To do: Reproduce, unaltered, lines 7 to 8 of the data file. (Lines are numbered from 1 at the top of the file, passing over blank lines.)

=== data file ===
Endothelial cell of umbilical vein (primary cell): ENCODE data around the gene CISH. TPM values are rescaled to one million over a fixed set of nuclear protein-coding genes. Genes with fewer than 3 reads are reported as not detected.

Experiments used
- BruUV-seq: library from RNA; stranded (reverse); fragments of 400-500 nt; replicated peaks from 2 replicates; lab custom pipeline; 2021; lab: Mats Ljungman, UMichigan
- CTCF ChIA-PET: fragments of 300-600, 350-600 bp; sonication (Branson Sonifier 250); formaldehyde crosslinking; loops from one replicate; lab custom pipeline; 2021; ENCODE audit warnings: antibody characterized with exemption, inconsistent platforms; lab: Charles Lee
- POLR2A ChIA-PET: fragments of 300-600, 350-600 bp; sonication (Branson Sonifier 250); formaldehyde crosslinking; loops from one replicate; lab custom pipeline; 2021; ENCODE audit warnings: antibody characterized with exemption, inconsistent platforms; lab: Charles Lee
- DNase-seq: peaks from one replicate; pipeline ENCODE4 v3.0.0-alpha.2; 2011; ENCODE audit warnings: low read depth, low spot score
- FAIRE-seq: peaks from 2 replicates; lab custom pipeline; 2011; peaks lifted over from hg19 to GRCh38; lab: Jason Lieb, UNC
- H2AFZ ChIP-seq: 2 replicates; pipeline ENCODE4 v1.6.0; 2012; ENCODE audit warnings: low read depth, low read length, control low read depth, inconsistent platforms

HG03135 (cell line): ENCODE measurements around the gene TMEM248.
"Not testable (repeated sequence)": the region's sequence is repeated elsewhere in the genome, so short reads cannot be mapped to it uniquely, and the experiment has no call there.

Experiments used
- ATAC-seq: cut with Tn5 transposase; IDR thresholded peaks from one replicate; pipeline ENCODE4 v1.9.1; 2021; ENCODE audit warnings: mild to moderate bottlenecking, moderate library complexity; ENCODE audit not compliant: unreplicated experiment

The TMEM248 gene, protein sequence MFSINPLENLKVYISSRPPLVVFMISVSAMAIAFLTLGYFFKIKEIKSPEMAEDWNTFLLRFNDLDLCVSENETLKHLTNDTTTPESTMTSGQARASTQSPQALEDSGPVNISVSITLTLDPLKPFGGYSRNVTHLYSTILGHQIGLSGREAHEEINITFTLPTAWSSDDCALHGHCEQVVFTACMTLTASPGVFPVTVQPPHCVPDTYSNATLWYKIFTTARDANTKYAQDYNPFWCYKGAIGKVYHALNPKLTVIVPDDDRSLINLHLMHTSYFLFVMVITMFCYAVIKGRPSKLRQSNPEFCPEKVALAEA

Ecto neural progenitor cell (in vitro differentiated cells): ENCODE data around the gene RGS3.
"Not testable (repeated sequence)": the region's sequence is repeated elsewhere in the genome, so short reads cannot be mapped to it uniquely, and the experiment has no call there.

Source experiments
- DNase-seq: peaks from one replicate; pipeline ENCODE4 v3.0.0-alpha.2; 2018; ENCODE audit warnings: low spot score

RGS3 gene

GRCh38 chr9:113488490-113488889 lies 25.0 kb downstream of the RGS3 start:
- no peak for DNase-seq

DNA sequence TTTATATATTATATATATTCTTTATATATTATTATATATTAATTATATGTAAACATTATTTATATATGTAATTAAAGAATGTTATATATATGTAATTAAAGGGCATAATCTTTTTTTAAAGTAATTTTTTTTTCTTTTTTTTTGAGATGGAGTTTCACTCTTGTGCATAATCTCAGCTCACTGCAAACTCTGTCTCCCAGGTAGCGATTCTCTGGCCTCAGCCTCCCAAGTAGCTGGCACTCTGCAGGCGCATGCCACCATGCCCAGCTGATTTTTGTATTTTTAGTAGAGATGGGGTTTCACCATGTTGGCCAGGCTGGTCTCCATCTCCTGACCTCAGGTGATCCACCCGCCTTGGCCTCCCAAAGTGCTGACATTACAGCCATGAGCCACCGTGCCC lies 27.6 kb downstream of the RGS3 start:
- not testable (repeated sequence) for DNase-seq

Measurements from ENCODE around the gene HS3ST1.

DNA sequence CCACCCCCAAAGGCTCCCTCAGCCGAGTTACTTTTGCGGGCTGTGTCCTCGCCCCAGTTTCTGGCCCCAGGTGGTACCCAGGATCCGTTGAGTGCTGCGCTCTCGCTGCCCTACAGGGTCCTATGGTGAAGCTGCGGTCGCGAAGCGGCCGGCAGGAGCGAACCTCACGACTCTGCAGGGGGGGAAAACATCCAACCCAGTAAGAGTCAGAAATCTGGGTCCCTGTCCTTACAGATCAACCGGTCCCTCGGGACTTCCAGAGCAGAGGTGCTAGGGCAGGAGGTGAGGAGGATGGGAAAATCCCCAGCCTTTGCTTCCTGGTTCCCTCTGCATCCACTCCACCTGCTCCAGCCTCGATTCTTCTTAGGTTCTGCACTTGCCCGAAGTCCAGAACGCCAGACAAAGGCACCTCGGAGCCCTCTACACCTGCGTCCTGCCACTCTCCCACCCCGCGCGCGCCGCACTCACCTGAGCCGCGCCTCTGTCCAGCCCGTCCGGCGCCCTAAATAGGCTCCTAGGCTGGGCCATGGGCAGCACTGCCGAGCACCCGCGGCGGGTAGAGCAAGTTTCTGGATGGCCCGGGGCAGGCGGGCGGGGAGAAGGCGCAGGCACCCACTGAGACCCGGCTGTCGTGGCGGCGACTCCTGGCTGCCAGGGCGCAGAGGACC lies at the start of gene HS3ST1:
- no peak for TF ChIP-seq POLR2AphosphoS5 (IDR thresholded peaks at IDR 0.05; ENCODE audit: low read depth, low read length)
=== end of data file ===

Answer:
- FAIRE-seq: peaks from 2 replicates; lab custom pipeline; 2011; peaks lifted over from hg19 to GRCh38; lab: Jason Lieb, UNC
- H2AFZ ChIP-seq: 2 replicates; pipeline ENCODE4 v1.6.0; 2012; ENCODE audit warnings: low read depth, low read length, control low read depth, inconsistent platforms